Your leaking thatched hut during the restoration of a pre-Enlightenment state.


Hello, my name is Judas Gutenberg and this is my blaag (pronounced as you would the vomit noise "hyroop-bleuach").


decay & ruin
Biosphere II
dead malls
Irving housing

got that wrong

appropriate tech
Arduino μcontrollers
Backwoods Home
Fractal antenna

fun social media stuff

(nobody does!)

Like my brownhouse:
   cramps and a sticker
Thursday, January 9 2020
Late this morning I began feeling cramps under my ribs, and unfortunately this discomfort continued all the way through the end of the day. I considered going home early, as the pain was too distracting to get much work done. But somehow I powered through it and did actually get work done, though I took a number of breaks, including a walk in the patch of woods behind the complex. Even with the sun, the day was a bit too cold for being outdoors (temperatures were probably in the high 20s Fahrenheit).
Meanwhile, Gretchen had driven the Prius to Boston to give a visiting lecture at a college on the subject of ghostwriting (remember, she wrote the memoir of our friend Jenny who used to run an animal sanctuary in Willow). She had me call her this afternoon to warn me about some unfinished business she'd left for me in the bathroom, and while on the phone related to me what had happened today at lunch in the college's dining hall. She'd heard that one of the soups was vegan and so had misidentified which one it was (they must not have been labeled). She saw cubed white chunks and thought they were tofu, but no, they were comprised of chunks of dead chickens. This was the first time since she was thirteen she definitively knew that something she'd seen outside her mouth and then eaten was actual meat from a formerly-alive animal.

I made it trough the whole day and then drove directly from Red Hook to Woodstock (via US 209 and Sawkill Road) to re-attempt an inspection for the Subaru. Yesterday Gretchen had taken it to Woodstock Automotive the "Mobil station without gas" in Woodstock (the one that used to have a tattered, fading US flag in commemoration of someone the owners knew who had died in 9Eleven) and it had passed everything except for the OBD II scan. Evidently I'd reset the errors too recently (in terms of mileage) and this had caused the inspection to fail. The guy had told Gretchen that if it was driven for several dozen miles, then the issue in the computer would clear and it would likely pass, since that was the only thing wrong with the car. The plan, then, was to drive it to Woodstock and if the check engine light came on, I would abandon the mission. But if it stayed off, I would have it inspected. The light didn't come on, the guy at the station did whatever he did (since he'd looked at it the day before, all the other parts of the inspection were already "done"), and I got my sticker. Today's visit only cost $11. I think I'll be leaving a nice review on Yelp.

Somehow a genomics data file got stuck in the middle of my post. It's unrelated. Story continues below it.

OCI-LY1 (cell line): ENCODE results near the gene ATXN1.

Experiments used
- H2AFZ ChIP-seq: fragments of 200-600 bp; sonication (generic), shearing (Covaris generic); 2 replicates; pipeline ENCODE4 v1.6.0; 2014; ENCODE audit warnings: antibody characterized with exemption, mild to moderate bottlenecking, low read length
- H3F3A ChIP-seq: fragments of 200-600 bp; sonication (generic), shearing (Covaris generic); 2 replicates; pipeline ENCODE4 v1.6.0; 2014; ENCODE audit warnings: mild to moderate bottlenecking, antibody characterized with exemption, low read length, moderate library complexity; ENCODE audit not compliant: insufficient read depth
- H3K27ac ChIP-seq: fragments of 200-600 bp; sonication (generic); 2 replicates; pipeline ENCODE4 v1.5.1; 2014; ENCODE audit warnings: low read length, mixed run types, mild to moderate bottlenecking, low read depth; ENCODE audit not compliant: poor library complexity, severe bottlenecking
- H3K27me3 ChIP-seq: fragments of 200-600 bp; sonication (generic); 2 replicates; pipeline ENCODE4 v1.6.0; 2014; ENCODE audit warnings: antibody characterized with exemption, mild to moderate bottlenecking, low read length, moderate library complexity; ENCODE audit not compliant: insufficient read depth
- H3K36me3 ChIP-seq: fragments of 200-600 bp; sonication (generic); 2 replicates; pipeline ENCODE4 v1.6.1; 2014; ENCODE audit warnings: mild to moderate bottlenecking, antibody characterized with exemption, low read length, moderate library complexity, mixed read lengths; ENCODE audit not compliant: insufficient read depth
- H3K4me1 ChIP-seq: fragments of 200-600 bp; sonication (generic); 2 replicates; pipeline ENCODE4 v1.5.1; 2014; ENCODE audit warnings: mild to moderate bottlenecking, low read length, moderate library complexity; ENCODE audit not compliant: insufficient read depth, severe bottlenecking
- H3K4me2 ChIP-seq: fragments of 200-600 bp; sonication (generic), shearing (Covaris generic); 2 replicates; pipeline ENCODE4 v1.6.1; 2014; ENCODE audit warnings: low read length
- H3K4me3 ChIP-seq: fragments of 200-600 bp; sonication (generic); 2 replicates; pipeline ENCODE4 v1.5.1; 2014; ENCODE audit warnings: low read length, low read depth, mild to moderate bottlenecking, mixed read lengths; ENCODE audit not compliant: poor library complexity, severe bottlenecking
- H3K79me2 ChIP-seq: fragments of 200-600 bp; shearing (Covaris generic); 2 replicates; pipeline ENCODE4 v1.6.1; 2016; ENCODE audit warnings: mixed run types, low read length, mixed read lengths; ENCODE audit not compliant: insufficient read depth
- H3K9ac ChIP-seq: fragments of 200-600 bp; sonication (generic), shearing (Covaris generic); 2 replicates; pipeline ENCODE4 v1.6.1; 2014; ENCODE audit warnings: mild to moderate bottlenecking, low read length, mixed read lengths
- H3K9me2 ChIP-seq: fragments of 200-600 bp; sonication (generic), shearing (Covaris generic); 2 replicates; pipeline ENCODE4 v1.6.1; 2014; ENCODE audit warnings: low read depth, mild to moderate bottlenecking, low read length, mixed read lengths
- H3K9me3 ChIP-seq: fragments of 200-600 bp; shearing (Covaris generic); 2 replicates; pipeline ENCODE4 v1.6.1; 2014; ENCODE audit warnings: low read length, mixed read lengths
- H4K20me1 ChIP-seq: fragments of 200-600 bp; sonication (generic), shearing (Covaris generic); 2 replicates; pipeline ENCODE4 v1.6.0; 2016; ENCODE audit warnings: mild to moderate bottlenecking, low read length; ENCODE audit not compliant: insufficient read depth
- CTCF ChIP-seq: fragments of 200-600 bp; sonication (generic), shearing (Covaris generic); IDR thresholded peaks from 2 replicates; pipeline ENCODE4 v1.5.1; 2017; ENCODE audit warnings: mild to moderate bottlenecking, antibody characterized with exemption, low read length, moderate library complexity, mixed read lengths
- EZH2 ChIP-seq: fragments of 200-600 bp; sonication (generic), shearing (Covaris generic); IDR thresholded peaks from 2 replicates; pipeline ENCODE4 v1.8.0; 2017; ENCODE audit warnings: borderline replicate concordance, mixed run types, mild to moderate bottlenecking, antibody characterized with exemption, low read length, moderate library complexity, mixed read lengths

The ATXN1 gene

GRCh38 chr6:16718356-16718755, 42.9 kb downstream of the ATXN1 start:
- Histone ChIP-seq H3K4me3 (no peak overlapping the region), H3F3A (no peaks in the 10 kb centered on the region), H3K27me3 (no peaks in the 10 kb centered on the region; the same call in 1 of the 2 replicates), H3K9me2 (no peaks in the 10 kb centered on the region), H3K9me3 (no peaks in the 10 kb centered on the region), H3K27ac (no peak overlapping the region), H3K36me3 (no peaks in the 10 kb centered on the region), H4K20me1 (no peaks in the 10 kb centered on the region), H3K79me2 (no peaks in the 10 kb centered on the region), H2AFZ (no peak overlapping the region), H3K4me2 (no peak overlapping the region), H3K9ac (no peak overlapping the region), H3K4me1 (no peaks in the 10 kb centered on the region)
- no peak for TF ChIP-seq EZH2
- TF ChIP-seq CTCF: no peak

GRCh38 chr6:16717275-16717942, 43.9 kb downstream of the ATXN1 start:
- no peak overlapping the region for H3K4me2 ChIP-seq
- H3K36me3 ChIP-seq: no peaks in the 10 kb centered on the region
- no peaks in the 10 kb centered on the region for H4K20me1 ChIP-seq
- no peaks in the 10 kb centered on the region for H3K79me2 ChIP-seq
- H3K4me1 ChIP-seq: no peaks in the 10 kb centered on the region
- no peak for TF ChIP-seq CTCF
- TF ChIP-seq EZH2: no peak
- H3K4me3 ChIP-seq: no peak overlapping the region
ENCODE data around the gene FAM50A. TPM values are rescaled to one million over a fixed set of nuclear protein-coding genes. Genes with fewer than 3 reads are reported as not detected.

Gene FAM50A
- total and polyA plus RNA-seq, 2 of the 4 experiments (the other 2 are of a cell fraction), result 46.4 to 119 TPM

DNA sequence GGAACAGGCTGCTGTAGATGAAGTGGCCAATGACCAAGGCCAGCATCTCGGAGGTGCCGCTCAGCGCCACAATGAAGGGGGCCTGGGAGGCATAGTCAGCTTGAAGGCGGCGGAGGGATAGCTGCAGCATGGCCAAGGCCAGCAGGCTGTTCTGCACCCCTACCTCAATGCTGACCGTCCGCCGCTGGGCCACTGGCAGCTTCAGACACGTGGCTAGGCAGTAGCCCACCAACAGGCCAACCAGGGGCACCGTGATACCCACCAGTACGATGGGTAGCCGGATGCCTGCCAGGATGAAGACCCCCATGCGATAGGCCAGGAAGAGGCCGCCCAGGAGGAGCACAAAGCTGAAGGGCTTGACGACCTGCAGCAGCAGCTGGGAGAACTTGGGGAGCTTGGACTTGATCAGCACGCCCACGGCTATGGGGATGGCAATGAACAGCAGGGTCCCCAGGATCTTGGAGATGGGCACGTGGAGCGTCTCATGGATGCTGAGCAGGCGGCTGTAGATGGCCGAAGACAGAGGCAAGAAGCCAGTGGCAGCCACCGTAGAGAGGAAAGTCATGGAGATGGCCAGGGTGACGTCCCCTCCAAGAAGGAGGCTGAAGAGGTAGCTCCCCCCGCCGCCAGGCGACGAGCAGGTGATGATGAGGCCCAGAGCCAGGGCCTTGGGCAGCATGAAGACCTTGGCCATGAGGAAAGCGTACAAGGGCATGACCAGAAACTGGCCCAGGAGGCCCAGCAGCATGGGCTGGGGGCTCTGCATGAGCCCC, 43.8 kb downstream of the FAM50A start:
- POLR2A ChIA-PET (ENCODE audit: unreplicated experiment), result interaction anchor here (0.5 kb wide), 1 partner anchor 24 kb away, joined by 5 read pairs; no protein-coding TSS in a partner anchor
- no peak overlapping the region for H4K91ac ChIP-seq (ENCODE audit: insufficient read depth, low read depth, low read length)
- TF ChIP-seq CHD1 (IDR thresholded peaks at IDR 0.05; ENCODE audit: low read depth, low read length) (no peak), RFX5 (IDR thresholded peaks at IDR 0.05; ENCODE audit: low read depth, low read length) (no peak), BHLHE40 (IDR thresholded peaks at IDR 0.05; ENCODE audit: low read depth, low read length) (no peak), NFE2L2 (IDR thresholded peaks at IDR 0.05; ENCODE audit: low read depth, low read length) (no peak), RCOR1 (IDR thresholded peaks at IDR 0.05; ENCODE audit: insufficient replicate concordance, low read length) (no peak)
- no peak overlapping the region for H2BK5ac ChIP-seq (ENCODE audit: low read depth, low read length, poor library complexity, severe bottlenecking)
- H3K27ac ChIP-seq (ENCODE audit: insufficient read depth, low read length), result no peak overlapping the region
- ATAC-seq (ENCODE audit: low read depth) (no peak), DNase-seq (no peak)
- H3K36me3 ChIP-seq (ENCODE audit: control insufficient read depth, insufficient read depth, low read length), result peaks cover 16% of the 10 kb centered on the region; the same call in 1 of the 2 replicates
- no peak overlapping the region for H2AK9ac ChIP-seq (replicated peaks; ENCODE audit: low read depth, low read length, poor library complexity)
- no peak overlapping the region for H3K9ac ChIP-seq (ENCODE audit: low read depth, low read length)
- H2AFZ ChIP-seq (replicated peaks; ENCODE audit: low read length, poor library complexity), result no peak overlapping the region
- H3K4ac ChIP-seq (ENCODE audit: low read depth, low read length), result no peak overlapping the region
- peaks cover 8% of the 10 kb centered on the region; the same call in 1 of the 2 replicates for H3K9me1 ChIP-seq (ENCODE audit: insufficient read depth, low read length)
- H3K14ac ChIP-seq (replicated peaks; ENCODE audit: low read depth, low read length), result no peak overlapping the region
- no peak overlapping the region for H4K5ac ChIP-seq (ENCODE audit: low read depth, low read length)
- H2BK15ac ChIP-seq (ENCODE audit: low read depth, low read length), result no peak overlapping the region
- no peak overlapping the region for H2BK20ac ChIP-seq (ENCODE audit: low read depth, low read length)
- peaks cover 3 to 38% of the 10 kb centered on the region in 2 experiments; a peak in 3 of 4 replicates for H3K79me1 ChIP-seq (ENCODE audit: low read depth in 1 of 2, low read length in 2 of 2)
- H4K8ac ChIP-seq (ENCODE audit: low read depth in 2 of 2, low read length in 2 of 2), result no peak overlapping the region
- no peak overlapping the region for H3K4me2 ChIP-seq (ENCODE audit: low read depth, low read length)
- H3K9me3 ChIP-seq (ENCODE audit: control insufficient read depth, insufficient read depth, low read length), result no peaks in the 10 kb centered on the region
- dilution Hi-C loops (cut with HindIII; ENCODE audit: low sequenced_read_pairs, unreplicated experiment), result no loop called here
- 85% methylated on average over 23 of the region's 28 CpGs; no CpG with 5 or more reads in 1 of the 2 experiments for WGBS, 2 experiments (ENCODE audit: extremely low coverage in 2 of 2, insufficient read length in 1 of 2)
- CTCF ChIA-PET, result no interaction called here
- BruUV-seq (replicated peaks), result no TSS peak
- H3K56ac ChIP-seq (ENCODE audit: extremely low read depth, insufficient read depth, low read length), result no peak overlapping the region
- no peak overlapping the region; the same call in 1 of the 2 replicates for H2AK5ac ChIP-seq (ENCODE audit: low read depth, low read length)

Getting one of our cars to pass inspection is always something of a milestone. At least for me, it's been that way ever since the days of the Punch Buggy Green, back when I had no discretionary money to spend on anything. I love the fact that we're still driving such marginal cars even with a six-figure household income. With that yearly chore out of the way, even my gut cramps seemed to dissipate. So I stopped at the Hurley Ridge Hannaford and bought a sixer of Super Cluster Ale. I then wen to the Tibetan Center, but it was nearly 5:00pm and I saw on the door that their winter hours has then closing then, so I aborted that mission and drove home. The dogs were happy to see me and bouncing off the walls, so I took them on a walk down the Farm Road and back despite the cold and darkness.

It's always a sense of relief to get this. It being January, there are very few blue inspection stickers yet visible on windshields.

For linking purposes this article's URL is:

previous | next